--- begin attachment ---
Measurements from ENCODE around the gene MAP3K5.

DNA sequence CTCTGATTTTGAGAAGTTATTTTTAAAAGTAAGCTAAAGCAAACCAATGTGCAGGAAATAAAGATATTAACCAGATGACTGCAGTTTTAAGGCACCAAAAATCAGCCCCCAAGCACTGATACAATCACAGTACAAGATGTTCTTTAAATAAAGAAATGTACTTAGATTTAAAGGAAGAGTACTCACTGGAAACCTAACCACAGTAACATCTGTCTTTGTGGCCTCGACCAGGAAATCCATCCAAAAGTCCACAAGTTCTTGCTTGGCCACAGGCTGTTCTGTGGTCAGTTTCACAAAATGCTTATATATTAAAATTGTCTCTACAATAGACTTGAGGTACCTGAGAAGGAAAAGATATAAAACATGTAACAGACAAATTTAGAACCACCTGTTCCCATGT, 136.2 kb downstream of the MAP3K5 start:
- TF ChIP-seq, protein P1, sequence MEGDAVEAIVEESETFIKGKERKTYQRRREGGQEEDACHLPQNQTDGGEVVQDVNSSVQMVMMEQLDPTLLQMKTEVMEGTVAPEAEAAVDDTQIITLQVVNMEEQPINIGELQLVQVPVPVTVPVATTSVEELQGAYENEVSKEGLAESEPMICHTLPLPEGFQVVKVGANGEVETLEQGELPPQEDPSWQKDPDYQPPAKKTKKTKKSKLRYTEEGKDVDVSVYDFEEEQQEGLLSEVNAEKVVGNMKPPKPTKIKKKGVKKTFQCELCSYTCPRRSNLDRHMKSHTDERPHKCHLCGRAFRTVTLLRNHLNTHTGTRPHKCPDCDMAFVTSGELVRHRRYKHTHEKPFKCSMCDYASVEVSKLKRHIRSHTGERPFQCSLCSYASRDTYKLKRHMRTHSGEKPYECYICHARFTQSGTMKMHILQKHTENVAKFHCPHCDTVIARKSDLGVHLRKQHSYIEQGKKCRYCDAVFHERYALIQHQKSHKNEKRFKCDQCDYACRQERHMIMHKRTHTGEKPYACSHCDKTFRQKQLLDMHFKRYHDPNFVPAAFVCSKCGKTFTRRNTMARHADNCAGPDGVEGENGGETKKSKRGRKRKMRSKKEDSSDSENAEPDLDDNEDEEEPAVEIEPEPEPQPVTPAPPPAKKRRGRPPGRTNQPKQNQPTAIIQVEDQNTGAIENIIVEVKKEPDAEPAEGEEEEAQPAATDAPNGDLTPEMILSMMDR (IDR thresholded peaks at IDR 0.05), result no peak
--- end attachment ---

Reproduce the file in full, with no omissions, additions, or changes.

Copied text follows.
Measurements from ENCODE around the gene MAP3K5.

DNA sequence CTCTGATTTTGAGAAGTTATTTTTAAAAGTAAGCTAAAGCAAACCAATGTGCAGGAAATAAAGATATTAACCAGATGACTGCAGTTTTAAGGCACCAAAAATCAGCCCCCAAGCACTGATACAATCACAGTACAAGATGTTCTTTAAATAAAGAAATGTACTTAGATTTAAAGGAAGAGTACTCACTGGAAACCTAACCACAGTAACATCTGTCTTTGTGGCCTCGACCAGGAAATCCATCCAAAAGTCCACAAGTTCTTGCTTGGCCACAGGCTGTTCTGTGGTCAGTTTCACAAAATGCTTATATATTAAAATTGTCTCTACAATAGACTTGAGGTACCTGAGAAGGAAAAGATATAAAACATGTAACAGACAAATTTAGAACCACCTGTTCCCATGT, 136.2 kb downstream of the MAP3K5 start:
- TF ChIP-seq, protein P1, sequence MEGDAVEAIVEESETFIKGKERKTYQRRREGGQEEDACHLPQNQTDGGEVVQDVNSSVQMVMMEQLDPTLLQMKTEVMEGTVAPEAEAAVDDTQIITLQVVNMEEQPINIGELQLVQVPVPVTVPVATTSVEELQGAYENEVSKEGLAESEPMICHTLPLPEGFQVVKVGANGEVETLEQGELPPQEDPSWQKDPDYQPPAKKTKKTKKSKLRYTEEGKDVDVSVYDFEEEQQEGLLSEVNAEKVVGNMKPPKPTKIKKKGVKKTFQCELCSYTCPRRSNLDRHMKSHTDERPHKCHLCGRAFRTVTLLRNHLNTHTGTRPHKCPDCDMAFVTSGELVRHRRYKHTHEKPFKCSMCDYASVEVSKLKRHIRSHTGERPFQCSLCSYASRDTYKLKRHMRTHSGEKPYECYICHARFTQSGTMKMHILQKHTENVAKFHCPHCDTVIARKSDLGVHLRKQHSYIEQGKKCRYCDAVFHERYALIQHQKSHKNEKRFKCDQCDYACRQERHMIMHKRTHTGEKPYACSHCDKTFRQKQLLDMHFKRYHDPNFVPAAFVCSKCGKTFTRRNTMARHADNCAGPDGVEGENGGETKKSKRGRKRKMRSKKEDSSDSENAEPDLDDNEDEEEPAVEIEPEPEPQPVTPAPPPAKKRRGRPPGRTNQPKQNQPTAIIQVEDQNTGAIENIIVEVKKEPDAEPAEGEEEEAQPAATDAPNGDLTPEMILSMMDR (IDR thresholded peaks at IDR 0.05), result no peak